The first was September 11. After the horrific events of that day I realized that what was most important to me wasn't career, but family. I was in New York at the time, my guy was working in the area, and those moments when I couldn't reach him were the worst of my life to that point. And while there was so much more that happened on that day - and so much worse to so many people - and I don't want to minimize any of that, to keep on point here I won't go off on that lengthy tangent.
But it was the first time in my life that I started to realize the true importance of the people and beings in my life over the need for success in career. I had been so focused on achieving career goals to that point that I never took time to embrace what might have been lost.
And so I started coming home earlier to my overstuffed apartment to play with my cat and spend time with my guy. I made an effort to connect with my parents by phone each week.
And it was then that I looked around at my environment and realized how unimportant all the stuff that filled my space was. Because if the world were to fall apart, there were only two things in that space that I would truly mourn losing. Not the stuff.
The next event that changed my outlook on life and stuff was the passing of my cat. It was unexpected and absolutely devastating. I'm not one of those people who see their pets as children, but she was such a bright light in my life and one of my very best friends.
After her passing, coming back to an empty apartment (my guy always worked later than I did) was just that - coming back to a 425 s.f. space filled with stuff. It was a box. A crowded, cluttered box. It wasn't home. She was home. My guy was home. The apartment was just a place. My stuff didn't make me smile when I walked in the door. My stuff didn't give me a reason to walk in the door in the first place.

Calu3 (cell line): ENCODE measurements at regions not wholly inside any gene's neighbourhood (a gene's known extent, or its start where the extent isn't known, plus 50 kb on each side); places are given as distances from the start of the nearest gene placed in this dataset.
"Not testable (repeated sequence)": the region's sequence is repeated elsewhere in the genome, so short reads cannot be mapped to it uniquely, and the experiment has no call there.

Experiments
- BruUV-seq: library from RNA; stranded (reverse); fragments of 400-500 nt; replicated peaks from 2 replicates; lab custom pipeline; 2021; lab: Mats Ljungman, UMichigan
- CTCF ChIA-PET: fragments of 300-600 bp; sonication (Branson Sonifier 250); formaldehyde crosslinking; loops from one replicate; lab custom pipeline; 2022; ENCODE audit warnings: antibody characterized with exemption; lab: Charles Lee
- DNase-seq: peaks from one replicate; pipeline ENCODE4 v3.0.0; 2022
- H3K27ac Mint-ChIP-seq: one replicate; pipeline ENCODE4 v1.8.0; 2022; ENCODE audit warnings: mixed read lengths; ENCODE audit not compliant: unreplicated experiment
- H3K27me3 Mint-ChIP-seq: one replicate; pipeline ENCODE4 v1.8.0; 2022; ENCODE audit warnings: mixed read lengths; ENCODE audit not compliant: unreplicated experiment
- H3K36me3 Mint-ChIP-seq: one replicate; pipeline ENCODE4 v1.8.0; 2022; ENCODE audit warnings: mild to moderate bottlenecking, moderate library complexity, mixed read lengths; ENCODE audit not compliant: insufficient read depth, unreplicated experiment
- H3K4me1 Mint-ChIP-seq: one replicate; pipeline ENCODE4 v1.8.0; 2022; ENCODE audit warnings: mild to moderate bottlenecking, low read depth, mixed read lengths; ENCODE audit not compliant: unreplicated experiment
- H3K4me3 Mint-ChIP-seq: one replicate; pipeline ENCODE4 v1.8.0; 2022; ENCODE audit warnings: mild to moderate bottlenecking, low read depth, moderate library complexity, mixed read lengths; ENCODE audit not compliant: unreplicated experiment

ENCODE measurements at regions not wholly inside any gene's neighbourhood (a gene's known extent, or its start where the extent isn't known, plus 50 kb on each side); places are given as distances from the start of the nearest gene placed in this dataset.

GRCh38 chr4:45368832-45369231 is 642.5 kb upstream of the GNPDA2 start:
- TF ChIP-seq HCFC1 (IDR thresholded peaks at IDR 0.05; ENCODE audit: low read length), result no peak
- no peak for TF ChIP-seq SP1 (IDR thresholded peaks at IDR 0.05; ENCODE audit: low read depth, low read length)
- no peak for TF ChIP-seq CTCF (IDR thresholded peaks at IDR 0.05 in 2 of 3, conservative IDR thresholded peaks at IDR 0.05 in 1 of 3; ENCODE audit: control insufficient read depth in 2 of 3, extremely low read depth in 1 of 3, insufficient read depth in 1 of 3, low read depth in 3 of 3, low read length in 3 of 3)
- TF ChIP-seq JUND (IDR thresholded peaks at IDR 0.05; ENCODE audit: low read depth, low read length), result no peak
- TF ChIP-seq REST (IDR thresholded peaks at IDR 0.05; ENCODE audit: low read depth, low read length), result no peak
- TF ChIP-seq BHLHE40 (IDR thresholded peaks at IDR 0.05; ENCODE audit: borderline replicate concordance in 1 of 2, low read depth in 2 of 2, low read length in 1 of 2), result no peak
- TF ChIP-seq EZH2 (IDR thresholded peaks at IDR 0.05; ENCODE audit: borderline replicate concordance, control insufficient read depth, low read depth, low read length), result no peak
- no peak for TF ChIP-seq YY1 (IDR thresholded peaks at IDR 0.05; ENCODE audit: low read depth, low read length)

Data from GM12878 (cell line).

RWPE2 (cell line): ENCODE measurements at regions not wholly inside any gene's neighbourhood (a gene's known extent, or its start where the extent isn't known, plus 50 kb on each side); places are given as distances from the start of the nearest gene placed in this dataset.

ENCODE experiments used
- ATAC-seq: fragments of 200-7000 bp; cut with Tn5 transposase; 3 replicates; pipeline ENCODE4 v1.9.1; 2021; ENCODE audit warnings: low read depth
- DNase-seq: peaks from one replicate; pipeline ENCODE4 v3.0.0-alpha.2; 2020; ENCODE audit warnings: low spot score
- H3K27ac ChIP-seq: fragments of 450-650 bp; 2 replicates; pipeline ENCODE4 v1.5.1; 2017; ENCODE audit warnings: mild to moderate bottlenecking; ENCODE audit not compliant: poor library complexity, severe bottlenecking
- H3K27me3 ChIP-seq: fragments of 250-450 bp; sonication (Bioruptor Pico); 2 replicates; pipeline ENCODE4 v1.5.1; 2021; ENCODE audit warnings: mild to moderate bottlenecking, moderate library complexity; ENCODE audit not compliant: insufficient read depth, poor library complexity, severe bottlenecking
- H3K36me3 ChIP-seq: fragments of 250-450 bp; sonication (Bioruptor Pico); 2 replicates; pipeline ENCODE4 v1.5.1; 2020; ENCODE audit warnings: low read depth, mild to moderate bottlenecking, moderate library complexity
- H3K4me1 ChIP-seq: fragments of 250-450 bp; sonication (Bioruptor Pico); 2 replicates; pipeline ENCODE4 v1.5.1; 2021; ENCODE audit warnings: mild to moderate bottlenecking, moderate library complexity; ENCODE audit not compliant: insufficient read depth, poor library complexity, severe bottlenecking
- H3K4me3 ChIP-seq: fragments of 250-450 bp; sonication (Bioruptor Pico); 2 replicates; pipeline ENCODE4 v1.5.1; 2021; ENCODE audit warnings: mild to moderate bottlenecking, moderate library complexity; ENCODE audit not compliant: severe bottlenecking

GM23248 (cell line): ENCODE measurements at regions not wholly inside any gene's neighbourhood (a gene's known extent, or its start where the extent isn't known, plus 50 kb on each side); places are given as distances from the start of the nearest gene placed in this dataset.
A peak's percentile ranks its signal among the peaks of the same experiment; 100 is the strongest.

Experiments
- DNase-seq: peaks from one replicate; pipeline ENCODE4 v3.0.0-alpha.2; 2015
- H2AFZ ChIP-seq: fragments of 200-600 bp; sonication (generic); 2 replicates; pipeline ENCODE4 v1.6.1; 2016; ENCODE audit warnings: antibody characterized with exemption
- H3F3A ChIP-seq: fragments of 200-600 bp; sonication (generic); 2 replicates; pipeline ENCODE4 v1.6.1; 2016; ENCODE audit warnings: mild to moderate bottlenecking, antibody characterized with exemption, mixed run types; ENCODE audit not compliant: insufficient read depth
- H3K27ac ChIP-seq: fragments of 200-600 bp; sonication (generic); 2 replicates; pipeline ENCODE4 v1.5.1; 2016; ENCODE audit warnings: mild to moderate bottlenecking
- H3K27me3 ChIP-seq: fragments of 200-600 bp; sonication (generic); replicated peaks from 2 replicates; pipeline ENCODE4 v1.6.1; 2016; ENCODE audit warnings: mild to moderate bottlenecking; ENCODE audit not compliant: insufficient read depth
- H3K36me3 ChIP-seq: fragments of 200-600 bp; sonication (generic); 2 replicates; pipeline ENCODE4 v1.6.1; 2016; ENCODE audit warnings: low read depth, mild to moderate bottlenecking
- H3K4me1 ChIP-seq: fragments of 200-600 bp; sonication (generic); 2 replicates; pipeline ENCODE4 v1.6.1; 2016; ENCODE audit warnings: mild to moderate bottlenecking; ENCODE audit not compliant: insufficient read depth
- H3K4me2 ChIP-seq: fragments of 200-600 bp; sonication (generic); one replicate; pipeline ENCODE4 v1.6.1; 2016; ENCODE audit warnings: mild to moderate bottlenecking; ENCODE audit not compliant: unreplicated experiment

I couldn't say hi to my stuff. My stuff didn't need me. Most of my stuff didn't even bring me joy at all.
The third event that put me on this path to less were pests. We'd been living in our apartment for a number of years and had all sorts of neighbors who perhaps weren't as diligent about keeping things clean. (I may have had clutter, but I was all about cleanliness.) It was New York City and while we were lucky enough (mostly) to avoid roaches, we were unfortunate enough to have (unknowingly) gotten carpet beetles thanks to some neighbor or other that brought them into the building.
I'd never even heard of these detestable creatures. But they became the bane of my existence over the next two years. Because we moved not realizing they'd hitched a ride on one piece of carpeted cat furniture we brought. And while our new space was 1,200 s.f. and barely filled, it made me paranoid that all the stuff I had from our old space was somehow compromised or could become compromised. Because carpet beetle larvae like things like fabric and paper and cardboard. And much of my cherished mementos were cardboard and paper and fabric.
It was this "tragic" event that made me realize that hanging onto stuff - even what I'd considered meaningful - was a burden. It was an emotional burden, a financial burden, and a physical one. I had to worry about my stuff. I had to maintain my stuff in a way that it wouldn't get damaged, destroyed, infested. I had to buy stuff to contain my stuff.
The final event that set me on this path was moving across the country. While I'd known from previous moves that possessions got whittled down, opting to drive across the country with only a small trailer tow with all your things meant something very different. Out went the bed, sofa, lounge chairs, unneeded kitchen supplies, oversized TV, dressers, bookcases, and on. We only kept a few easy-to-move pieces of furniture, household items, electronics, books, films, and clothes, and all remaining mementos that I couldn't part with.
And it was so freeing to have so little to worry about. Everything had been checked and packed and sealed carefully. There was no possibility of damage or breakage or bugs. It was nice heading off to a new future with my guy, two cats (yes there were now two) in tow, and very few belongings to stress over.
Being homeless (temporarily), jobless (temporarily), and without a clock to watch made me appreciate the simplicity of just living and being and experiencing. I would never go back to a life ruled by stuff.
I should never have said never. Fast forward to one year later..
To be continued...